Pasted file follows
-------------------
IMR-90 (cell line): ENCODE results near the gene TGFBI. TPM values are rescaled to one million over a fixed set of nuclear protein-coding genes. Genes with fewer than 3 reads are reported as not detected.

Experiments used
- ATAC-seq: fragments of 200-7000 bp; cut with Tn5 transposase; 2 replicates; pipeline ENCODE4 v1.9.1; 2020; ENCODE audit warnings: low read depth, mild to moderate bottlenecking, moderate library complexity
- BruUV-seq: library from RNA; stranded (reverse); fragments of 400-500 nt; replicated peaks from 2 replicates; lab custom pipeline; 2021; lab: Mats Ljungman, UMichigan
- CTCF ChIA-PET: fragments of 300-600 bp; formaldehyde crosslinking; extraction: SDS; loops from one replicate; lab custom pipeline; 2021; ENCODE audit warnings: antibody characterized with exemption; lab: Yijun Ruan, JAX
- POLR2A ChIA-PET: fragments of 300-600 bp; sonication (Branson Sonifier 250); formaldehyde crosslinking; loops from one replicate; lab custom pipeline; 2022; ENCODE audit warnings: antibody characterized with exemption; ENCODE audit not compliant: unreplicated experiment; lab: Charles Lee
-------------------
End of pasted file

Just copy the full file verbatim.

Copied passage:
IMR-90 (cell line): ENCODE results near the gene TGFBI. TPM values are rescaled to one million over a fixed set of nuclear protein-coding genes. Genes with fewer than 3 reads are reported as not detected.

Experiments used
- ATAC-seq: fragments of 200-7000 bp; cut with Tn5 transposase; 2 replicates; pipeline ENCODE4 v1.9.1; 2020; ENCODE audit warnings: low read depth, mild to moderate bottlenecking, moderate library complexity
- BruUV-seq: library from RNA; stranded (reverse); fragments of 400-500 nt; replicated peaks from 2 replicates; lab custom pipeline; 2021; lab: Mats Ljungman, UMichigan
- CTCF ChIA-PET: fragments of 300-600 bp; formaldehyde crosslinking; extraction: SDS; loops from one replicate; lab custom pipeline; 2021; ENCODE audit warnings: antibody characterized with exemption; lab: Yijun Ruan, JAX
- POLR2A ChIA-PET: fragments of 300-600 bp; sonication (Branson Sonifier 250); formaldehyde crosslinking; loops from one replicate; lab custom pipeline; 2022; ENCODE audit warnings: antibody characterized with exemption; ENCODE audit not compliant: unreplicated experiment; lab: Charles Lee